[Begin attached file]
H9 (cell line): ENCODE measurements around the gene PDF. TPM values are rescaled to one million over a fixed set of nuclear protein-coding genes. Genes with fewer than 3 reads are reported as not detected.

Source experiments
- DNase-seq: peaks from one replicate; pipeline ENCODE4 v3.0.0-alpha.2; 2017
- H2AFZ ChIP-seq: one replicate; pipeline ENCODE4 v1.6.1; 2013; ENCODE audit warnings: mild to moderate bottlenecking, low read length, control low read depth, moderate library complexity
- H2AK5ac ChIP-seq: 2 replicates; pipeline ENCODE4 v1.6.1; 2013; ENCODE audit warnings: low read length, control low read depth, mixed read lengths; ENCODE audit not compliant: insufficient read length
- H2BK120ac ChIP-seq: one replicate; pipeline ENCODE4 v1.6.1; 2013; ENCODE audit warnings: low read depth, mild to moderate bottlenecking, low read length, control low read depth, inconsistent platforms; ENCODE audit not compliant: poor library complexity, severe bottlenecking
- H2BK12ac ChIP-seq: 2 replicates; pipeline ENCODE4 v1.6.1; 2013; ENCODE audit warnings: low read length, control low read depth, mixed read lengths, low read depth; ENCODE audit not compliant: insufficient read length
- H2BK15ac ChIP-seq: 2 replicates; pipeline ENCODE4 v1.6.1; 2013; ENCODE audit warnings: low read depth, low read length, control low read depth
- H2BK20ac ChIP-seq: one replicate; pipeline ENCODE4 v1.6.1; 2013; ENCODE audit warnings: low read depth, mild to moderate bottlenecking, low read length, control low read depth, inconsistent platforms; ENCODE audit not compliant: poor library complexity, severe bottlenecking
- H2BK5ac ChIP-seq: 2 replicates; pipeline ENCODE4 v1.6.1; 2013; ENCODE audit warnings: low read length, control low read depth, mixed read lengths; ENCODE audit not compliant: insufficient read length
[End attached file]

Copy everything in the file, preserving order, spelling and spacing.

H9 (cell line): ENCODE measurements around the gene PDF. TPM values are rescaled to one million over a fixed set of nuclear protein-coding genes. Genes with fewer than 3 reads are reported as not detected.

Source experiments
- DNase-seq: peaks from one replicate; pipeline ENCODE4 v3.0.0-alpha.2; 2017
- H2AFZ ChIP-seq: one replicate; pipeline ENCODE4 v1.6.1; 2013; ENCODE audit warnings: mild to moderate bottlenecking, low read length, control low read depth, moderate library complexity
- H2AK5ac ChIP-seq: 2 replicates; pipeline ENCODE4 v1.6.1; 2013; ENCODE audit warnings: low read length, control low read depth, mixed read lengths; ENCODE audit not compliant: insufficient read length
- H2BK120ac ChIP-seq: one replicate; pipeline ENCODE4 v1.6.1; 2013; ENCODE audit warnings: low read depth, mild to moderate bottlenecking, low read length, control low read depth, inconsistent platforms; ENCODE audit not compliant: poor library complexity, severe bottlenecking
- H2BK12ac ChIP-seq: 2 replicates; pipeline ENCODE4 v1.6.1; 2013; ENCODE audit warnings: low read length, control low read depth, mixed read lengths, low read depth; ENCODE audit not compliant: insufficient read length
- H2BK15ac ChIP-seq: 2 replicates; pipeline ENCODE4 v1.6.1; 2013; ENCODE audit warnings: low read depth, low read length, control low read depth
- H2BK20ac ChIP-seq: one replicate; pipeline ENCODE4 v1.6.1; 2013; ENCODE audit warnings: low read depth, mild to moderate bottlenecking, low read length, control low read depth, inconsistent platforms; ENCODE audit not compliant: poor library complexity, severe bottlenecking
- H2BK5ac ChIP-seq: 2 replicates; pipeline ENCODE4 v1.6.1; 2013; ENCODE audit warnings: low read length, control low read depth, mixed read lengths; ENCODE audit not compliant: insufficient read length